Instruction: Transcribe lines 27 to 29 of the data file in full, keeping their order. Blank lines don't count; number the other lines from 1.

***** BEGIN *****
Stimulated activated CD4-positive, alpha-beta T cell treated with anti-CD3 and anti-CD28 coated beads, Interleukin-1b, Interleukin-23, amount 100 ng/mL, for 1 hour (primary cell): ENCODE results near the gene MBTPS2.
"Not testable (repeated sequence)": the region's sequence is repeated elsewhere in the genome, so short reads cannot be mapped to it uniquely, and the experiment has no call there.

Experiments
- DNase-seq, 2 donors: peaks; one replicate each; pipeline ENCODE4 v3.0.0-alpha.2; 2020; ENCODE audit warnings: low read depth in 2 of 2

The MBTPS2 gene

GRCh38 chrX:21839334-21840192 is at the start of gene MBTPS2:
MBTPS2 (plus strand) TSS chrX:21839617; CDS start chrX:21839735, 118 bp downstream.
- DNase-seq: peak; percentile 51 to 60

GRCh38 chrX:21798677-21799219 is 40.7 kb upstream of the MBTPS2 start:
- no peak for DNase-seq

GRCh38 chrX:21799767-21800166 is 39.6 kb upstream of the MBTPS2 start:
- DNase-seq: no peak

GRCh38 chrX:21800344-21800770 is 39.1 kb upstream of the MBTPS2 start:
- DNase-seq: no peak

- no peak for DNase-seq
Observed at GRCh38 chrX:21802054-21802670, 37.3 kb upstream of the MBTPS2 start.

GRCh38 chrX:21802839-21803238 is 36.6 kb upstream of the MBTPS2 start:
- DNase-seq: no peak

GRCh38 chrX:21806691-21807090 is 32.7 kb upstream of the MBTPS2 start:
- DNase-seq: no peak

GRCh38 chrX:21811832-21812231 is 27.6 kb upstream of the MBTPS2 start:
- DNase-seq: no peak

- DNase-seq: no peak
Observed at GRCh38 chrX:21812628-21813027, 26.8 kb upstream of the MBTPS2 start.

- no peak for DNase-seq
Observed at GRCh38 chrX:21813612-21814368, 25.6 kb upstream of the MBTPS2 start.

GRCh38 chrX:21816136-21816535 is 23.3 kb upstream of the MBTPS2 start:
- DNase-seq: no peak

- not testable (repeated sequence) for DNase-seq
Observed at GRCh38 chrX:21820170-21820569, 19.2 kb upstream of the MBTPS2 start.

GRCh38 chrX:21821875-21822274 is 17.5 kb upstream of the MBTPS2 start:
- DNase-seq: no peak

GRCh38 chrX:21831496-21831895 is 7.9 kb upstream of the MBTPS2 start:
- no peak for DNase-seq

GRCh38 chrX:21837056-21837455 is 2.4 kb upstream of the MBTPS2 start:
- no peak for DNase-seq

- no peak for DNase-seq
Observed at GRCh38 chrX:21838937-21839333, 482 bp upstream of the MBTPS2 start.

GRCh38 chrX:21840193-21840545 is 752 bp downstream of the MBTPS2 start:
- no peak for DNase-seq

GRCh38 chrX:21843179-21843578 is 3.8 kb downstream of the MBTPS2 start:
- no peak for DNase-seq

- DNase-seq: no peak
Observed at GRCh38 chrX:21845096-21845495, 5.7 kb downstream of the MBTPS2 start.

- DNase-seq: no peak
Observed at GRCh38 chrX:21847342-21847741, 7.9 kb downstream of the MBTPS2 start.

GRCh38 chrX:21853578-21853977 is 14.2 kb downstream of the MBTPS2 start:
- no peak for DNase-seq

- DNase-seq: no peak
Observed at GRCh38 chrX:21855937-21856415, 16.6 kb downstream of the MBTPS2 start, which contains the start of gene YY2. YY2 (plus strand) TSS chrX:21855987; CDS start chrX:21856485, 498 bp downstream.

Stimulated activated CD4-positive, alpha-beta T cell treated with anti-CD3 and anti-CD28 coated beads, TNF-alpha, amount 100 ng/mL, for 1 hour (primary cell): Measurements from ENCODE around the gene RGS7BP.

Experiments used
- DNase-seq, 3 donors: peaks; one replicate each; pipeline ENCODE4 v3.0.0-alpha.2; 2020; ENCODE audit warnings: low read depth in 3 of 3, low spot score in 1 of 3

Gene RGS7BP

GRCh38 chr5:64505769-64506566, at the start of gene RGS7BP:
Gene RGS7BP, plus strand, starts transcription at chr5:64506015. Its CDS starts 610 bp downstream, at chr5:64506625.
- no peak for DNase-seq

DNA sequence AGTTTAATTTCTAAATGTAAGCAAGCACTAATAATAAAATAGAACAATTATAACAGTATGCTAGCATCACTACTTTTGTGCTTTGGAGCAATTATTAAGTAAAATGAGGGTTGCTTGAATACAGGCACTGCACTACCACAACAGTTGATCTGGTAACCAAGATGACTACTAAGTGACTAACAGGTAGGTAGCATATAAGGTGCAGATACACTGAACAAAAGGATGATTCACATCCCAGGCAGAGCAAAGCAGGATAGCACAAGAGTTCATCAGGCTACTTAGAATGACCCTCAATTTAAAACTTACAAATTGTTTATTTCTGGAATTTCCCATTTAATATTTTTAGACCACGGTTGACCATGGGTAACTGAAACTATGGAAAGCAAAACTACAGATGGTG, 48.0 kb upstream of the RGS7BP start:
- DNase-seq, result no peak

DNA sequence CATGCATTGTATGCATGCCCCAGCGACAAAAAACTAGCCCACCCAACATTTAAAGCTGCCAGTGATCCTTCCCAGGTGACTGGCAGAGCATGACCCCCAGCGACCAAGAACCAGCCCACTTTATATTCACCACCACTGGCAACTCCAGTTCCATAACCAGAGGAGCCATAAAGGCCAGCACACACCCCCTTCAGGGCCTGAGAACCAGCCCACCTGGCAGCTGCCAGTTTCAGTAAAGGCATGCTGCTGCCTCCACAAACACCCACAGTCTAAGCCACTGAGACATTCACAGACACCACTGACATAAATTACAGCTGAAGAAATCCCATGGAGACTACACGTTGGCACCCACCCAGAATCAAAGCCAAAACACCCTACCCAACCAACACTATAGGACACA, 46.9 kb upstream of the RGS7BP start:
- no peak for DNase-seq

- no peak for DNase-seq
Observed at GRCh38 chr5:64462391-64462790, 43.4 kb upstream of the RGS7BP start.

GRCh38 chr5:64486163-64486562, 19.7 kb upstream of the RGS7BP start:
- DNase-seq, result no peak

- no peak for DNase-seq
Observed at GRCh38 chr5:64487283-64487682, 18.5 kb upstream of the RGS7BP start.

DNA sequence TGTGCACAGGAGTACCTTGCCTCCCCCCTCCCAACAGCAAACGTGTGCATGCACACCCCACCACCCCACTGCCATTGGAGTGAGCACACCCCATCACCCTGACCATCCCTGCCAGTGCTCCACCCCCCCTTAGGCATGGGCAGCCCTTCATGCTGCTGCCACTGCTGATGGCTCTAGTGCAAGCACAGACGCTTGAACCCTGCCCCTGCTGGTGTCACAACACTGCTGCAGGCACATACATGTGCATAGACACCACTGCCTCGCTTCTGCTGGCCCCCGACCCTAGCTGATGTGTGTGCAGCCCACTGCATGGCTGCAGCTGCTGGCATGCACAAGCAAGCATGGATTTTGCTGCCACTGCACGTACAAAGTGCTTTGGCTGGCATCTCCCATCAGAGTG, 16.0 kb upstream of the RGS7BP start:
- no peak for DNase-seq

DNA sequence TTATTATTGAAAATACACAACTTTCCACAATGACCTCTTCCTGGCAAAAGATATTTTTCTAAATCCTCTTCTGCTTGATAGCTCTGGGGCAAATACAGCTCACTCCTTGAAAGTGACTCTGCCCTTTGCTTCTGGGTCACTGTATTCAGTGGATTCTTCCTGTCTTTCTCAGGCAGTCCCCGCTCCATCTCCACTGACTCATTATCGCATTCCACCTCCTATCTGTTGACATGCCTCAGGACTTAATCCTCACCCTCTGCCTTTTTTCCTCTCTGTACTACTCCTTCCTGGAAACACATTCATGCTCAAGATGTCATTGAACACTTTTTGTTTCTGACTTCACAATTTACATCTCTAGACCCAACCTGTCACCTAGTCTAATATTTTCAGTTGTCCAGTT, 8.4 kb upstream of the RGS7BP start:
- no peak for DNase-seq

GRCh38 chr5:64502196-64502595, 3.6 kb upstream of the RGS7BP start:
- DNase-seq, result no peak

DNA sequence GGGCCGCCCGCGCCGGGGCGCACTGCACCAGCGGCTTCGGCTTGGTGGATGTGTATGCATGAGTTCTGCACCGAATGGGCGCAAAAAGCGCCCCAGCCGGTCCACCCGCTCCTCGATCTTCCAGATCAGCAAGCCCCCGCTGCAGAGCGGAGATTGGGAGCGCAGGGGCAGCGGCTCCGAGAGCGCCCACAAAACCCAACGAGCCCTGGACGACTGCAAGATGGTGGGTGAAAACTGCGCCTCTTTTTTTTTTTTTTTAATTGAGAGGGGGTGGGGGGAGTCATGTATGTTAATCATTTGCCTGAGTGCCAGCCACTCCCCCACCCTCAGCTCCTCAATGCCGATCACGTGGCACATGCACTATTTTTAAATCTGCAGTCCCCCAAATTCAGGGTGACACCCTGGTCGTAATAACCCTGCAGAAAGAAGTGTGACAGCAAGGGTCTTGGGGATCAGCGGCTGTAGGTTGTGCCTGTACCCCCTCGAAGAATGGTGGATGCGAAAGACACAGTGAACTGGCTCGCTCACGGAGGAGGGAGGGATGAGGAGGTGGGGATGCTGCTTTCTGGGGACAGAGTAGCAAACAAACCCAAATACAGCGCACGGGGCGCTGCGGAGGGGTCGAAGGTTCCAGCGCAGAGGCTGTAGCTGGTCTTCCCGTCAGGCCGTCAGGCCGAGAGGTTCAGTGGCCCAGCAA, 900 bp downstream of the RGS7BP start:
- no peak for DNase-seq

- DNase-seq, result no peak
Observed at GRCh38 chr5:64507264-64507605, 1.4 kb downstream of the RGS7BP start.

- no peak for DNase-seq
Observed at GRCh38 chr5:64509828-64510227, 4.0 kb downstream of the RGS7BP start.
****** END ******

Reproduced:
GRCh38 chrX:21816136-21816535 is 23.3 kb upstream of the MBTPS2 start:
- DNase-seq: no peak

- not testable (repeated sequence) for DNase-seq